Wednesday, December 12, 2012

“Wuthering Heights”: Weary, Stale, Flat and Unprofitable

When the movie remake of a classic love story makes you think of Barack Obama, and that’s the best thing you can say about it, that’s probably not a good thing.

Such was the case tonight with me and “Wuthering Heights,” the recent version with James Howson and Solomon Glave, two English actors of African descent, as the old and young Heathcliff.

Problems begin with director Andrea Arnold’s attempt to turn a classic work of literature into a virtually silent film. The few bits of dialog are in a heavy Yorkshire accent that was all but indecipherable to me; the filming meanwhile is dark and expressionistic, with lots of feathers and fluff and suffering animals. Oh, and rain, lots of rain.

But I just couldn’t help thinking of Barack Obama because, through no fault of either Howson or Glave, Heathcliff just isn’t that interesting. He’s portrayed as a stowaway found at Liverpool, possibly a former slave (he has lash welts on his back), and of course we are supposed to care about him because of this, because he is already a victim before the story gets rolling, and because it’s just what a good liberal moviegoer should do. But I didn’t.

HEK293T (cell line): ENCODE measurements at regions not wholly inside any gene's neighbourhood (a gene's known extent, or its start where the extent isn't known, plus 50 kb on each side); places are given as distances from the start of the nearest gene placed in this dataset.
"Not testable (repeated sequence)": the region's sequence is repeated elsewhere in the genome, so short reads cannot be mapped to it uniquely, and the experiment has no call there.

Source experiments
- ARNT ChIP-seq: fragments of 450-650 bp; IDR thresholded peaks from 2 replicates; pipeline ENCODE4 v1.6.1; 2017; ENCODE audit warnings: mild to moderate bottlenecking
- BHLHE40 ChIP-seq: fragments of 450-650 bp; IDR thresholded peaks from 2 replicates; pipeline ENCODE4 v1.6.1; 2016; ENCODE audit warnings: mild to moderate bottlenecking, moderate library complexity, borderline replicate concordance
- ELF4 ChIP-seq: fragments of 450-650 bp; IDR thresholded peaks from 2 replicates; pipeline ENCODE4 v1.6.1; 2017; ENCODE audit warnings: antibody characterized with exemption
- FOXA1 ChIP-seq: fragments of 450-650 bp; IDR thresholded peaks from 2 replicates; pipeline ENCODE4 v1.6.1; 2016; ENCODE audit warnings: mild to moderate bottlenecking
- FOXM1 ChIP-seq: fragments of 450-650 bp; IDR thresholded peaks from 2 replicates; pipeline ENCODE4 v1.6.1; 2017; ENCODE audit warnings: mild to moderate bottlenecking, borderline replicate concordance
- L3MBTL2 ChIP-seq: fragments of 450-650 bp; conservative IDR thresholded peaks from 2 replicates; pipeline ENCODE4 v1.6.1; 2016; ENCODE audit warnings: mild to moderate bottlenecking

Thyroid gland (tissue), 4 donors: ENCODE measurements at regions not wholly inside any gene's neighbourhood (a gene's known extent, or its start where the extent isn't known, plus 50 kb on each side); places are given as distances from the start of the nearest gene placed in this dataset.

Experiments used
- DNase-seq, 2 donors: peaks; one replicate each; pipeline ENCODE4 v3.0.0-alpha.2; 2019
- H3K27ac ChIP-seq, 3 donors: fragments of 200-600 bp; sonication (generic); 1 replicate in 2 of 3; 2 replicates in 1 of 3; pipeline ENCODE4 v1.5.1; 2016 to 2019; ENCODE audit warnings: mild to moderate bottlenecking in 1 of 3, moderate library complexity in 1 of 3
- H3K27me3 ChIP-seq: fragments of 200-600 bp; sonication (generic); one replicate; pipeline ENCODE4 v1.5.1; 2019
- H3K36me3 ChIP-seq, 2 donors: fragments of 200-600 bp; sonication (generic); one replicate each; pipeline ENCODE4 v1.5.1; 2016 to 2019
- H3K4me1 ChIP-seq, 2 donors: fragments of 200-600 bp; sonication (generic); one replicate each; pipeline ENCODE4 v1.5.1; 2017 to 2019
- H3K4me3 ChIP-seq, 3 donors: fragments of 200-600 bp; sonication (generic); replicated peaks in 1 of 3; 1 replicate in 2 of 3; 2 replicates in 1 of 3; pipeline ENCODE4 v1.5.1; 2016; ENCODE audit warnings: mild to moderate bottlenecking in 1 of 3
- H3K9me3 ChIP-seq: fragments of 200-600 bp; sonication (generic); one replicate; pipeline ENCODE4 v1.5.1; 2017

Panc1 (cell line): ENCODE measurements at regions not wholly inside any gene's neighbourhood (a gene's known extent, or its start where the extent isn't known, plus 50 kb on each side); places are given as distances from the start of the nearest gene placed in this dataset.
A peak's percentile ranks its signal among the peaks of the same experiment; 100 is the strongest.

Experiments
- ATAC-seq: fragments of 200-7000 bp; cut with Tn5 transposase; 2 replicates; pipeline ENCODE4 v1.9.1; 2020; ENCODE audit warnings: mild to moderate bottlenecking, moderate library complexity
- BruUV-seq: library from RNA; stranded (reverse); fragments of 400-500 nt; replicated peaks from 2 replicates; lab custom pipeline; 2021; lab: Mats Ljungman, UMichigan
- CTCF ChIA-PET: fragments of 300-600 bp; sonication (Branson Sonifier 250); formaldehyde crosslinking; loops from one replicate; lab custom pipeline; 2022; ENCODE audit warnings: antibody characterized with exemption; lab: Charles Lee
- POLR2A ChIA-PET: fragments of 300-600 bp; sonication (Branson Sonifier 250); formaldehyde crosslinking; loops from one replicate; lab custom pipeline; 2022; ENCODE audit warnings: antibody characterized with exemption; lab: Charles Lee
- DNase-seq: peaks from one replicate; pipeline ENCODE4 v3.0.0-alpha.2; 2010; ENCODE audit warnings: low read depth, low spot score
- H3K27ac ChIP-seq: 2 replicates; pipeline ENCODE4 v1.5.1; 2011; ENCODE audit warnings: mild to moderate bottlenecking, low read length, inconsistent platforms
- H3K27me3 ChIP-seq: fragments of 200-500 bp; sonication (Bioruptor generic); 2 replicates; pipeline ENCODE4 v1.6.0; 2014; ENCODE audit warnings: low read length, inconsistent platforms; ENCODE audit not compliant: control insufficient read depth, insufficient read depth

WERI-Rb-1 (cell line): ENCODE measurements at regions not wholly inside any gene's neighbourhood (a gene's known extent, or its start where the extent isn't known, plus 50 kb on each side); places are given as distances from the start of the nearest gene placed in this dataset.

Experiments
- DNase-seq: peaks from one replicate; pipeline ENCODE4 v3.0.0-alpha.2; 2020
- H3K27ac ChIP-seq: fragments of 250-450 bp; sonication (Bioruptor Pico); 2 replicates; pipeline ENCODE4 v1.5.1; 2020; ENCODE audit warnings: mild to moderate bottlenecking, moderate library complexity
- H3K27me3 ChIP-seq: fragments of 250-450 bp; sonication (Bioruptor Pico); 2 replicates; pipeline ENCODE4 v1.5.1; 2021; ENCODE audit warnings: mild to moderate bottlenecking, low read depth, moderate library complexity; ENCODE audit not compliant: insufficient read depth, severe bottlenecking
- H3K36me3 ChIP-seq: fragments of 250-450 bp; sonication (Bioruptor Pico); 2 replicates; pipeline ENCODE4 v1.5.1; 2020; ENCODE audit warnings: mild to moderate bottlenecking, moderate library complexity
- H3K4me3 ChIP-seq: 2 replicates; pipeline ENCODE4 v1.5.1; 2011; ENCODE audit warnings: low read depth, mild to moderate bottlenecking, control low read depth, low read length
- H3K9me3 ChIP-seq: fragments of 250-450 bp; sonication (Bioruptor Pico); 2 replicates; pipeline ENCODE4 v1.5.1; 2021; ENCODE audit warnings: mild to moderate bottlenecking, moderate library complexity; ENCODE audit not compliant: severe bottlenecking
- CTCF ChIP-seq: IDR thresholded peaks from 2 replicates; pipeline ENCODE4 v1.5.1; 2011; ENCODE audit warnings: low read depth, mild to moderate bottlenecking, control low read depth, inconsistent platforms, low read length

And I began thinking, asking myself why, after all the pre-2009 hype about hope and new beginnings, I find Obama such a weary, stale, flat, and unprofitable figure. I mean, I’m proud that our country reached over the color line for its president, and he sure looked exciting in the run-up to November 2008. But now, he just looks tired—about the way Howson looked after Catherine Earnshaw died and he had slit another animal open and the fourteenth rainstorm had passed over the moors.

I just didn’t care, and didn’t even feel guilty about it. Avoid.

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